India and China – II

My favourite methpahor for comparing India and China is the comparison between IITK and IIML. Things at IIML, at any level, are more controlled, more planned and hence the tasks get done more smoothly in comparison to IITK. But if I have to choose between IITK and IIML I would any day choose to live at IITK. Because the kind of outlet IITK gives to individual’s creativity, talent and approach is not that easy to get at IIML. It is similar between China and India. Chinese government has nurtured and guided the economy. In India things have happened. And the following articles explain the ensuing differences:

I would like to synthesize it here. Overall it can be argued that India stands superior in terms of Banking Infrastrucure and Capital Markets, Legal & Judiciary system (despite its inefficiencies) & most interestingly in promoting domestic entrepreneurship. China has done well on the front of Hard (Physcial) Infrastructure and in attracting Foreign Direct Investment.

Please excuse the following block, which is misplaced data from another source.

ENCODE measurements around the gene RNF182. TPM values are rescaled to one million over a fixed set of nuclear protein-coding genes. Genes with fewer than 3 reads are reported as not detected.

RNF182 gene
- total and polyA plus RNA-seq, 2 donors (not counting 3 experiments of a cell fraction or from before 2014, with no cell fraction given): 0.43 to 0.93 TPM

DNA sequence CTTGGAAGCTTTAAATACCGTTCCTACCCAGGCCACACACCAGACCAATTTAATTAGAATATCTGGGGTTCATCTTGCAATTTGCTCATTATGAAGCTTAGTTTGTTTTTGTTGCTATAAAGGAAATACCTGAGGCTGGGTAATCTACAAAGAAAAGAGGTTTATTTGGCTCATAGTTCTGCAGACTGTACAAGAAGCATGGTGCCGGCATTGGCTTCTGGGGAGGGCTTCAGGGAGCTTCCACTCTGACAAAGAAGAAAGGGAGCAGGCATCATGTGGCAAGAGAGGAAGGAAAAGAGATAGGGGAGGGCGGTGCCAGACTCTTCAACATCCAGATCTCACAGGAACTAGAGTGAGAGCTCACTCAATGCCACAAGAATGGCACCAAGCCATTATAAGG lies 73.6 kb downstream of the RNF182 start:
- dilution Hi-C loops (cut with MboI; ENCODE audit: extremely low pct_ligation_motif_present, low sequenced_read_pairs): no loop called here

One of the interesting issues is that of Domestic Entrepreneuship in India vs. huge FDI in China. Interesting because as far as I understand, neither of these was completely intentional. It turns out that domestic entrepreneurship is China has been stiffled by Government’s desire to maintain the monopoly of State Owned Enterprises (SOEs). On the other hand to stimulate development in certain sectors, the FDI was welcomed. So, it wasn’t exactly because of FDI that the domestic entrepreneurship did not come up as strongly as in case of India. The two things happened independently. In India, similarly, it wasn’t exactly to promote domestic entrepreneurship that FDI was not embraced as early as by China. It was more of the political feeling of not getting dependent on Foreign Funds. Although in recent years we hear the talk of protecting domestic enterprises (e.g. in case of retail) from FDI, it was certainly not the initial motive. Entrepreneurship prospered despite government I would say. The situation is changing now, but this is how it has happened. Even in China the entrepreneurship situation is changing and more domestic enterprises (non SOEs) are coming up. However, as of now, the net result is that domestic entrepreneurship has not played as important a role in China as in India and similarly FDI has not played as important a role in India as it has done in China.

Future now is in convergence, and which one would be more successful will be determined by whether it is easier to promote domestic entrepreneurship in FDI laden China; or is it easier to attract FDI in India?